We also see how desire creates fixation and duality—a separation of self and other in terms of what we experience and what’s projected. We begin to understand that whatever we’re after is conditioned by impermanence; it is not a solid entity. Neither are we. We work so hard to get something, and even when we think we’ve succeeded, it’s falling apart right in front of our face. We can’t really hold on to anything. We experience the process of trying to hold on as suffering—a sense of agitation and impending loss. Then we’re likely to say, “Next time will be better. I didn’t have enough desire. If I have enough desire, I’ll get what I want.”
That’s how we usually engage with our lives. The Buddha saw this seemingly simple truth and showed us how to open our eyes and see what’s actually going on. Is there anything in our lives that’s ever remained permanently? No, there’s only impermanence. Is there anything we experience in which we can find a solid identity? No, we’re always in a state of flux. Is there any situation that isn’t inhibited by suffering? Our happiness is a slippery situation. Suffering is always going to catch up with us. The Buddha taught that we need to see the truth of how things are because in fact, as real as it seems, the pain too is ephemeral, empty and without entity.
Taking refuge in the three jewels, we begin to see a larger perspective: living as if aggression, desire, and confusion is going to lead to true happiness is like planting tomatoes when what we want is apples. To get what we want, we need to plant the seeds of virtue: love, compassion and wisdom. Taking refuge is the moment when we say, “I’d like to do things differently now.” At that moment it is said that the seed of enlightenment is born in us. We want to stop perpetuating samsara. It takes tremendous conviction to give up being mad, to give up being jealous, to pull our heads out of the sand and acknowledge suffering. It’s not an easy path to follow. But when we take refuge, we aspire to turn our minds away from the samsaric way of living and to cultivate compassion, loving-kindness and wisdom instead. We decide to nurture the seeds of genuine happiness.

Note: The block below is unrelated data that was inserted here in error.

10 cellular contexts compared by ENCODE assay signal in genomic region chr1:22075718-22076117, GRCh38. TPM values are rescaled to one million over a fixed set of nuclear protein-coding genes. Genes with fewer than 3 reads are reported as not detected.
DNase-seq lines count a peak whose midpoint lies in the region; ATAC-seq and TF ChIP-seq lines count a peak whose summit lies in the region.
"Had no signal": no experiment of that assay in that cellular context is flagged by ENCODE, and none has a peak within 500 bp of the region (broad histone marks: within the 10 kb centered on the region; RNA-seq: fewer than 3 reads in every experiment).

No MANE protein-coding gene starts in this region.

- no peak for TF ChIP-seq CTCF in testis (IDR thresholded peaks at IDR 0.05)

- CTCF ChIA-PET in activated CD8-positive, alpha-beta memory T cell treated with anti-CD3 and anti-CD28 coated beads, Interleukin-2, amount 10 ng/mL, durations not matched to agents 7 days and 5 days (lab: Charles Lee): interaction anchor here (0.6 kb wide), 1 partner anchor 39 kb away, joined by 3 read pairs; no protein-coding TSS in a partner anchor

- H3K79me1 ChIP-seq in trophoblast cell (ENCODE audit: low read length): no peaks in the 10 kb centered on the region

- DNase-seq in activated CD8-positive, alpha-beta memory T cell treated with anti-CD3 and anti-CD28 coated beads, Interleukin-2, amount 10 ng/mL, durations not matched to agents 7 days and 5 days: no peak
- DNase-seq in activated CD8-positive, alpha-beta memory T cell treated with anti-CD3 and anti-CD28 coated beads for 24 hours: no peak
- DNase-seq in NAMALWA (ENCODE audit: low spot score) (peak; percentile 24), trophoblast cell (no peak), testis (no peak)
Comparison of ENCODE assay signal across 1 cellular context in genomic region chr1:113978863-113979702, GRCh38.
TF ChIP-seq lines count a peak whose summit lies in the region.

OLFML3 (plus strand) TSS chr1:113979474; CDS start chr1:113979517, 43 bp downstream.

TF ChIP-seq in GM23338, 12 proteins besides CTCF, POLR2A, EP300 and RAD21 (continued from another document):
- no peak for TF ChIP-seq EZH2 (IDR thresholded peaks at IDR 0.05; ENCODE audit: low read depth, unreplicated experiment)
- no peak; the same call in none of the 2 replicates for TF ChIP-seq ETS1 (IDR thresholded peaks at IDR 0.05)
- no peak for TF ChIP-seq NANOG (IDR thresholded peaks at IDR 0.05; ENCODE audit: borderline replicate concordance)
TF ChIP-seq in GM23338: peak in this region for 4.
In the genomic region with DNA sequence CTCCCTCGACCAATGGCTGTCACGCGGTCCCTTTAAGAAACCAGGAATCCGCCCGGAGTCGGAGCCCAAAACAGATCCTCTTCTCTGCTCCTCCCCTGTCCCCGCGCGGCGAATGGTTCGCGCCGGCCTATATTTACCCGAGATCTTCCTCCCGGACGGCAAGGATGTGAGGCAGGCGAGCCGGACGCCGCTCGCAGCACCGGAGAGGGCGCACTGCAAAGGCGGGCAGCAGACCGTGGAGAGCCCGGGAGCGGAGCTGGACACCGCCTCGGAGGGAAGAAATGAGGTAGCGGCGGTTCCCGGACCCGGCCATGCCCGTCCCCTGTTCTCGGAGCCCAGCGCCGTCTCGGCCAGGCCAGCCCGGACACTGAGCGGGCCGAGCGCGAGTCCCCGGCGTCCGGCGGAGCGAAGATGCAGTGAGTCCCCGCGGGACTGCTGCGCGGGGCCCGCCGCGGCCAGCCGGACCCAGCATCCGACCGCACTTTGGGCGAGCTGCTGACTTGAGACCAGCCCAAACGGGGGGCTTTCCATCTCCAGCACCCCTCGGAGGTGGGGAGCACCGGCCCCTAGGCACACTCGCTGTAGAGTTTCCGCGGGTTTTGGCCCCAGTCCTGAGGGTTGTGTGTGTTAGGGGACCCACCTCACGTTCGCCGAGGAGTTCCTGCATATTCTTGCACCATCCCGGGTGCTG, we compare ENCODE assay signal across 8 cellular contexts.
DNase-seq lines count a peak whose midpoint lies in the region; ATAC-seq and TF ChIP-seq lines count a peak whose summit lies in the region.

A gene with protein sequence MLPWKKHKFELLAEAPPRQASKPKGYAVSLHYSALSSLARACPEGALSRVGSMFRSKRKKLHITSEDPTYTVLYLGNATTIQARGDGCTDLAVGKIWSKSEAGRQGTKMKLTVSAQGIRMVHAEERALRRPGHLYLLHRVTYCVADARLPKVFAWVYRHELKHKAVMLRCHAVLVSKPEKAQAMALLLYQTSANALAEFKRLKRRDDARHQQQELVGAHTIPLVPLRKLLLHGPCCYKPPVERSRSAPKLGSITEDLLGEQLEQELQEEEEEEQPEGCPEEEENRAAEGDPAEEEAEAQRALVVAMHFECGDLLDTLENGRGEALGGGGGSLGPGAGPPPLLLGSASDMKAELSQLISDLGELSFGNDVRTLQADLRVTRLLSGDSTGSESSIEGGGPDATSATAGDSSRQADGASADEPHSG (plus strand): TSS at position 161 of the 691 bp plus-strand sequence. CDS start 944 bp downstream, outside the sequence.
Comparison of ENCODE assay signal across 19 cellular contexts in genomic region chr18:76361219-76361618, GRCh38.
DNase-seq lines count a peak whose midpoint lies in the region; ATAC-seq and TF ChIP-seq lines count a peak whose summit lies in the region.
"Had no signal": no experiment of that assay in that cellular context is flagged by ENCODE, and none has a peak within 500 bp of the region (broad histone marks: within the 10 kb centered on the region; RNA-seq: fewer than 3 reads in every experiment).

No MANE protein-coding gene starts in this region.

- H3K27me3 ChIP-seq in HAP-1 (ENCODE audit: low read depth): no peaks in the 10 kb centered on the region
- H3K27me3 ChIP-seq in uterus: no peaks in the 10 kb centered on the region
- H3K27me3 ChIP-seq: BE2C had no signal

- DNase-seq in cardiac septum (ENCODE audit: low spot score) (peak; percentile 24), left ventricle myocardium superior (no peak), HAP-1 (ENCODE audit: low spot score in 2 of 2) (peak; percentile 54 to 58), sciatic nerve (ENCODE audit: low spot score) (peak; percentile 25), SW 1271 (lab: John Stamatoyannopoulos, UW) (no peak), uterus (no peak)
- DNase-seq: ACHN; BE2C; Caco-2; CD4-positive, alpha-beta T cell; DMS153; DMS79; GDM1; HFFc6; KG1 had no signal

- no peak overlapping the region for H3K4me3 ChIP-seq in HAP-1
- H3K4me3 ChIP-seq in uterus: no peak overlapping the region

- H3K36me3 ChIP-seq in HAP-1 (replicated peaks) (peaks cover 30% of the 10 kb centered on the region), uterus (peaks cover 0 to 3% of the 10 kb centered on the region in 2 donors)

That’s difficult to do on our own. So we take refuge in the sangha. These are the people who can support us, to whom we can look for guidance. Together we’re trying to understand that dwelling in anger, desire and bewilderment is not going to lead to liberation. We’re acknowledging that we’ve been in a reactive state: if somebody has said something we didn’t like, we’ve responded automatically with jealousy, anger or denial. We’re saying that we can now be proactive, in accordance with compassion, love or wisdom.
In order to create that space where we’re not inundated by negativity, we need to cool the mind. We need to nurture a mind that is stable, strong and clear enough to handle the rigors of this process. If our mind isn’t like that, even if we want to choose a more proactive path, we don’t have the option. We need to settle the mind, settle the body, begin to breathe. Meditation is how we as a community step on to the path of virtue. Together we’re taking refuge in the Buddha’s teaching that there’s a way out of this circle of aggression, fixation and ignorance.
By practicing peaceful abiding together, we’re offering each other the strength and courage to develop our enlightened qualities. We’re tilling the soil, planting the seeds, and watering the love, compassion and wisdom that sprout forth. We’re acknowledging that before we can better the world, we need to relate to what’s happening in our own minds. At the same time we’re developing a compassionate community through which we can engage the world in a different way. We’re establishing a culture based on the foundation that each of us has the genes for enlightenment.